Monday, Jun 18, 2018
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Do Not Call law leaves plenty of room for pitches

IF YOU signed up for the national Do Not Call registry, by now you should be getting fewer calls from telemarketers.

But the law aimed at allowing people to request not to be pestered by telephone sales pitches has plenty of loopholes.

Besides permitting calls from people conducting surveys or raising funds for charities and politicians, it allows calls from businesses with which you have established relationships, such as any firm from which you buy a product, to which you pay or bill, or with which you conduct any business, such as a delivery service.

``Calls to induce the sale of goods or purchase of services is telemarketing,'' said Katie Harrington-McBride, a staff attorney with the Federal Trade Commission.

Said Diana Mey, a consumer advocate and anti-telemarketing folk hero from Wheeling, W.Va.: ``There's still a bunch of loopholes - the established business relationship being the biggest one.''

Under the law, people who have registered on the Do Not Call list are not supposed to receive telemarketing calls. For those who signed up in time - and 50 million people did - the ban took effect Oct. 1. For others, it will take effect in 90 days.

Telemarketers who call people on the list could be subject to fines up to $11,000 for each call.

The Do Not Call law was struck down by a federal district court in Denver but was temporarily reinstated by the 10th Circuit Court of Appeals, which will begin hearings on the case Nov. 10. The law, which is being administered and enforced by both the Federal Trade Commission and the Federal Communications Commission, permits a firm with which you have conducted some type of business to call you with sales pitches for 18 months.

The FTC has said some businesses may try to exploit that provision by using questionnaires, raffle entries, coupons, and other seemingly innocent forms to establish a relationship deceptively. Even filling out forms online may give companies the 18-month window.

A call to a business to ask a simple question, such as when a sale will occur or if it carries a specific product, gives a business permission to call up to three months under the law, the FTC said.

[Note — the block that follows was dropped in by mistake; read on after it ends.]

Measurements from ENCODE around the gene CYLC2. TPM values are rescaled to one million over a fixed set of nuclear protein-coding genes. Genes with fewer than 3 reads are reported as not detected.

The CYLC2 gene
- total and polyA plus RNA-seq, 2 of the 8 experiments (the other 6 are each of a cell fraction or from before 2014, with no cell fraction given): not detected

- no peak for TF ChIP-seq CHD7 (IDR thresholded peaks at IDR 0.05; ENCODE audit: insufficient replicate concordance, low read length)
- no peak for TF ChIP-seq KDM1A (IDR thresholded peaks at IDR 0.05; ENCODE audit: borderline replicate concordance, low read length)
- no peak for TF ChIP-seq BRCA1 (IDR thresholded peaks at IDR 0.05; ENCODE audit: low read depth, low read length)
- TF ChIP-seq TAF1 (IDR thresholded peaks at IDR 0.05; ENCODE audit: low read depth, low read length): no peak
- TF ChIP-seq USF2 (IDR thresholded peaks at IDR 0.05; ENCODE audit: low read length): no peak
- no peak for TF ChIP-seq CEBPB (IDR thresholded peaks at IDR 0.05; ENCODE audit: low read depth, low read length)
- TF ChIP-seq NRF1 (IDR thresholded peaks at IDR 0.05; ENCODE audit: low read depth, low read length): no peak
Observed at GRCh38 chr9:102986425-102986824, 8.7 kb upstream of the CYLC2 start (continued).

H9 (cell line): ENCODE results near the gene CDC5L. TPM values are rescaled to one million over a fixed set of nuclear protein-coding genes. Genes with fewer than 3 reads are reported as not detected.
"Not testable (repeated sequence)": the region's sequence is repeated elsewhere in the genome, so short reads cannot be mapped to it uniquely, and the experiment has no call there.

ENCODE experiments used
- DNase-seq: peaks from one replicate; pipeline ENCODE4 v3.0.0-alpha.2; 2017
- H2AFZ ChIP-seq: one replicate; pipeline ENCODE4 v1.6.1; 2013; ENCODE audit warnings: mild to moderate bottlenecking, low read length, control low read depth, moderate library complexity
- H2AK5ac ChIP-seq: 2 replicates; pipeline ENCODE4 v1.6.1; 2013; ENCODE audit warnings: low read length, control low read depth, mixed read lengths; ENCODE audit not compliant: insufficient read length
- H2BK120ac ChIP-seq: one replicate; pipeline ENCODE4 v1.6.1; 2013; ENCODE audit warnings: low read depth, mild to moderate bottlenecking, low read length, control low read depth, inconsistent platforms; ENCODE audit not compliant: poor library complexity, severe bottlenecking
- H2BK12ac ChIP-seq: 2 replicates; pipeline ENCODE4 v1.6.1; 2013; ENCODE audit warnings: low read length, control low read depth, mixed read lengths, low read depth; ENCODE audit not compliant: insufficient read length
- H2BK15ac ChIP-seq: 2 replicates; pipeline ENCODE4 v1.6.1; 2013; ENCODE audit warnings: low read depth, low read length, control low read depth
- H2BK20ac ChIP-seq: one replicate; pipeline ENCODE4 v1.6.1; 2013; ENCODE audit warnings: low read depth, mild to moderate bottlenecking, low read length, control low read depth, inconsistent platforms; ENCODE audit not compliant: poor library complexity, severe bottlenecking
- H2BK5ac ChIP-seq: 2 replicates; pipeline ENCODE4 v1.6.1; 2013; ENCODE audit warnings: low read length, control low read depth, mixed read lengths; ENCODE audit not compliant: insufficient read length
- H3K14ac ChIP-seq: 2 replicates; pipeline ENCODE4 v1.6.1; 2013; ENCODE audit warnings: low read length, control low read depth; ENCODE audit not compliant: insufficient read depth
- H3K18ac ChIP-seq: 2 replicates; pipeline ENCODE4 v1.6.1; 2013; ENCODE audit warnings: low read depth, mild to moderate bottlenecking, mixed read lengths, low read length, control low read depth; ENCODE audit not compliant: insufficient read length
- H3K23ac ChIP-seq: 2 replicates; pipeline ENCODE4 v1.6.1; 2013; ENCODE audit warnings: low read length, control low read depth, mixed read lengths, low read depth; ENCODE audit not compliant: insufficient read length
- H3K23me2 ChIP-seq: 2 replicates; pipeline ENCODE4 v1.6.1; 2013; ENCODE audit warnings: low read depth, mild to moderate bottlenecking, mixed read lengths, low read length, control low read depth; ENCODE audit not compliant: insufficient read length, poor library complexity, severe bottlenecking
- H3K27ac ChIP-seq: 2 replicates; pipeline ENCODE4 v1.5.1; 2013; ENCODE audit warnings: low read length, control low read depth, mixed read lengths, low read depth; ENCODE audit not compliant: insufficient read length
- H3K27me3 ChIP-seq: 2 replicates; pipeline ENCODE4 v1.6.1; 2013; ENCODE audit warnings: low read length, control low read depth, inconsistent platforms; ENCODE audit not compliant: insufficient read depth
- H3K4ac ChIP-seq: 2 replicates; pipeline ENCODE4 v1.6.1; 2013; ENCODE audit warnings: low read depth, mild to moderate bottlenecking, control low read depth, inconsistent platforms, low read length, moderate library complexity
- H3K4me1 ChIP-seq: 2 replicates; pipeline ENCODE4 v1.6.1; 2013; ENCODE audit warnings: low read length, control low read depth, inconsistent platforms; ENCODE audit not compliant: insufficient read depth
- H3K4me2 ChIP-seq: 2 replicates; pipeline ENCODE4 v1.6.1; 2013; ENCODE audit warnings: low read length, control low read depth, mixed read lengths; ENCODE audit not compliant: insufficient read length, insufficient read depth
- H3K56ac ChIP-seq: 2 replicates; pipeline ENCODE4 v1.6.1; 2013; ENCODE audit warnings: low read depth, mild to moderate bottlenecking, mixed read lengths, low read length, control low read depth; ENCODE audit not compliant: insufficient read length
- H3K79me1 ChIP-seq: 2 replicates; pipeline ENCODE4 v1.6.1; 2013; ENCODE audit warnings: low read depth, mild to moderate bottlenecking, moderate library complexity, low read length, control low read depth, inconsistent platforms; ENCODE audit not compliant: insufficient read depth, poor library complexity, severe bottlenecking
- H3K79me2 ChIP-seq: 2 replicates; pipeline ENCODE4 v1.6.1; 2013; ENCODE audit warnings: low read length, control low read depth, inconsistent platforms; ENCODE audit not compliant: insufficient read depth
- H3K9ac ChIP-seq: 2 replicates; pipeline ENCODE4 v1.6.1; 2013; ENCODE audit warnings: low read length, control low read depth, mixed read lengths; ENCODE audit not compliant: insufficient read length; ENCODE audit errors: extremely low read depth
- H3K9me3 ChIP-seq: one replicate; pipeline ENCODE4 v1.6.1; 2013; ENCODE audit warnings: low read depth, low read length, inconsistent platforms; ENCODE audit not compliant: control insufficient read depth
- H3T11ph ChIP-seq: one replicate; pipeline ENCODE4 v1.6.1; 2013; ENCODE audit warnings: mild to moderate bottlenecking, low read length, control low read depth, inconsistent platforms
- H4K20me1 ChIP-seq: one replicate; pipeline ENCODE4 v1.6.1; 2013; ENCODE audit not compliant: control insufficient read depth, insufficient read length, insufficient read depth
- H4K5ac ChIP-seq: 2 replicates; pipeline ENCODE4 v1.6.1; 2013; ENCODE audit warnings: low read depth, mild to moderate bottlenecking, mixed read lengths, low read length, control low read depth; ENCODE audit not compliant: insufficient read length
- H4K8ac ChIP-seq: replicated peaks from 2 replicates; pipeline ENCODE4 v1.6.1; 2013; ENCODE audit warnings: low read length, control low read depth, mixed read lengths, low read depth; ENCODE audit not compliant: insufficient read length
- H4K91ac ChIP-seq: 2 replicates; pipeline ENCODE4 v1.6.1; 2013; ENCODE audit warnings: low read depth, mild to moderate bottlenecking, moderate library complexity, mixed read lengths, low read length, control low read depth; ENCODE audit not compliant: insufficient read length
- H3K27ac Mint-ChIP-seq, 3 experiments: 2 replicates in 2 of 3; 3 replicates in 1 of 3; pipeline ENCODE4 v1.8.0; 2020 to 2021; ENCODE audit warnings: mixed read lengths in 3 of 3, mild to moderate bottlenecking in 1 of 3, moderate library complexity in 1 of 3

``You can sever this relationship by asking them not to call you anymore when they call,'' said Ms. Mey, the consumer advocate.

But many people don't do that, even though that option has been around since 1991 as part of the Telephone Consumer Protection Act. Such a request terminates the business relationship, said Robert Braver, a Norman, Okla., businessman who has gained fame for successfully suing telemarketers who use abusive practices.

The Do Not Call registry appears to be working well so far, he said. But it is unclear how telemarketers will try to exploit the loopholes, he explained, such as giving away a six-pack of soft drinks in return for filling out a form that would open a business relationship.

Ms. Harrington-McBride, the FTC attorney, said the rules have been interpreted rather broadly so that if the call ``is designed to ultimately induce the selling of goods and services,'' it is illegal even if the seller portrays himself as merely seeking information.

That could confuse some people because calls to conduct surveys are permitted, as are solicitations for nonprofit charities and religions.

Kevin Orians, vice president of NFO WorldGroup in Oregon, a research and survey firm, said his company hasn't encountered problems calling consumers since the law took effect.

That is partly because NFO frequently uses panels of participants for its research, and most on those panels agree in advance to be called, he said.

At least one telemarketer has tried to exploit the nonprofit loophole, Ms. Mey said. She got a call this month from a credit counseling service that said it was nonprofit and tax-exempt. ``I called the 800 number at IRS and the company was not tax-exempt,'' she said.

She also received a prerecorded telemarketing call since Oct. 1. ``Those are illegal flat-out unless you have an established relationship,” she said. “I tracked them down and they paid me $1,500 for the illegal call.''

Shortly afterward, they called her again, she added, indicating such callers probably don't expect many people will challenge them.

One new sales pitch is aimed at people with Caller ID service, she said. The phone rings once, then disconnects, so the call never goes through, but it leaves a display message with a toll-free number and an ad, such as “Free Pagers,” on the Caller ID box, she explained.

``They hang up immediately so it's not a violation,” Ms. Mey said.

``I think in the coming months we're going to get some really creative telemarketers. I do think you're going to see different ways they're going to try to get around this.”

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